Slow progress toward a solution
Targeted barrier-reduction studies are underway in Georgia, Maine, Maryland, Vermont, Virginia, Washington, and several other states, according to Mike Zimmer, senior policy consultant for World Education Services, a nonprofit.
“Licensing laws and requirements are often cited as a barrier to entry to a whole host of populations,” he said. “This has been exacerbated by the growth of licensing. In the ’50s, only 5 percent of the U.S. work force was required to be licensed to perform their duties.
Currently, it is estimated that number has hit over 30 percent.”
And, while licensing requirements are chiefly intended to protect public health, in the past, they have been used to discriminate against people of color.
Zimmer cited a 1994 article from the San Diego Law Review that found that, historically, white interest groups used occupational licensing laws to stifle Black economic progress.
“While generally not Jim Crow laws per se, the laws were used both in the South and the North to prevent blacks from competing with established white skilled workers,” the article found.
The statutes and the requirements that have evolved from them have created three top barriers that persist today, according to Zimmer: lack of U.S. work experience, nonrecognition of international work experience, and nonrecognition of foreign credentials.
While legislative solutions are slowly being tested around the country, many organizations are stepping up to offer immediate help to job seekers and state leaders alike.
World Education Services and New American Economy, an advocacy organization, have teamed up to run an Office of New Americans, which provides state policy leaders an opportunity to share best practices to help immigrants fully integrate into their new communities. Maryland, Massachusetts, New Jersey, and New York are all members.
Advocacy organizations have also popped up in various states and cities to help immigrants and English learners adapt to their new communities through academic coaching and career counseling. The Washington Academy for International Medical Graduates, for example, provides these services as well as opportunities for clinical experience — a key step in meeting license requirements.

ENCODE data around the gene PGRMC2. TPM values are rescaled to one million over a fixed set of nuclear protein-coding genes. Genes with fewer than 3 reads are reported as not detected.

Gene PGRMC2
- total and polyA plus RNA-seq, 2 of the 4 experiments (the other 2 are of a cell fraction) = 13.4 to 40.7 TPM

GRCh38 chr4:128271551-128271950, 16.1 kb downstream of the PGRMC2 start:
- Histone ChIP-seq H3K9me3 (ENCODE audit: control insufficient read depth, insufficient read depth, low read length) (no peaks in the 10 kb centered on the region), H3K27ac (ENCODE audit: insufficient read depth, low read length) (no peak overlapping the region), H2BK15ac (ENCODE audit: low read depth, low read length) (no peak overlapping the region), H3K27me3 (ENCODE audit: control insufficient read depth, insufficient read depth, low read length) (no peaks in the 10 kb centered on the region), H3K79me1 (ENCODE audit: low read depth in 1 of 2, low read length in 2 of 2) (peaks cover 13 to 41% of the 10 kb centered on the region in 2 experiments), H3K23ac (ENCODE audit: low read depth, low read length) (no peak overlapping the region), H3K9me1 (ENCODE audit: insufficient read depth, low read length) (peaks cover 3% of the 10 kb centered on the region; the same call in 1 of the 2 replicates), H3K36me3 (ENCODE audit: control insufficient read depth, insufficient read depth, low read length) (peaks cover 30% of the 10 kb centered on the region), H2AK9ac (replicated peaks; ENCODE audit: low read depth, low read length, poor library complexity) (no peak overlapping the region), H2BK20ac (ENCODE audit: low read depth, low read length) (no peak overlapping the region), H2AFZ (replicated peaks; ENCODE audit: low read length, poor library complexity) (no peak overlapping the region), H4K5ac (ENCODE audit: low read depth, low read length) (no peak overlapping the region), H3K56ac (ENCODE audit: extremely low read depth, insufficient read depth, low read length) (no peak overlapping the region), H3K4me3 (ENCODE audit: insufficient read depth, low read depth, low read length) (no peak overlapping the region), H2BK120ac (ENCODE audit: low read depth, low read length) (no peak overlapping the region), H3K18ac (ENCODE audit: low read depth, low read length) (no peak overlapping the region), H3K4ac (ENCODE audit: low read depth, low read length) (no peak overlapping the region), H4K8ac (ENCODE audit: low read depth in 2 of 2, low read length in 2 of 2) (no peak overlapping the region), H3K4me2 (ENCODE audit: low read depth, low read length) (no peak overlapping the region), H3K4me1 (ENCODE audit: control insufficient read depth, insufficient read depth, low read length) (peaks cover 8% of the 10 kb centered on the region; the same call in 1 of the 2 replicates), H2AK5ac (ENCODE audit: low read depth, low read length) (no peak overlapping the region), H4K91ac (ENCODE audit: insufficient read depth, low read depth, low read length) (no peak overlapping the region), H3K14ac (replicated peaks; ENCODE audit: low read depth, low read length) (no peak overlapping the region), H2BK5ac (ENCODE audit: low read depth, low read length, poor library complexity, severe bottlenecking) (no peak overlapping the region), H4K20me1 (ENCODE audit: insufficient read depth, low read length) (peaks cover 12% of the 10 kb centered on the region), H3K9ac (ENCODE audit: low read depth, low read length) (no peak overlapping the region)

Maine as a national leader
As state leaders look to the future, Maine is emerging as a national leader in integrating immigrant families and workers. An influx of refugees from Somalia and some Central African countries has changed the landscape quickly in towns like Lewiston, which has suffered from population loss in the wake of deindustrialization.
State Representative Kristen Cloutier, whose district includes Lewiston, highlighted Maine’s revolving loan program to enable credentialing and skills recognition for foreign-born workers, established last year, and LD 149, legislation she sponsored to facilitate licensure for credentialed individuals from other jurisdictions.
“Because we have so many barriers in place, these individuals are forced to work in minimum-wage jobs and positions they aren’t excited about,” she explained. “That leads to depression, exhaustion, and an inability to get out of that cycle. The longer folks are kept in these lower-level positions, the worse it is for them and our economies, our states, and the country.”
LD 149, panelists at the CSG East conference noted, fulfills several key recommendations found in a report prepared for a joint state legislative committee. The report identifies barriers and recommends strategies for foreign-credentialed individuals to become part of Maine’s skilled work force.
“[These] are the kinds of skilled employees that Maine employers are really scrambling to recruit right now,” said Cloutier. “It’s highlighted in the governor’s 10-year economic strategy, and I just think that — considering Maine’s skilled labor shortage — supporting good employees is really a top priority.”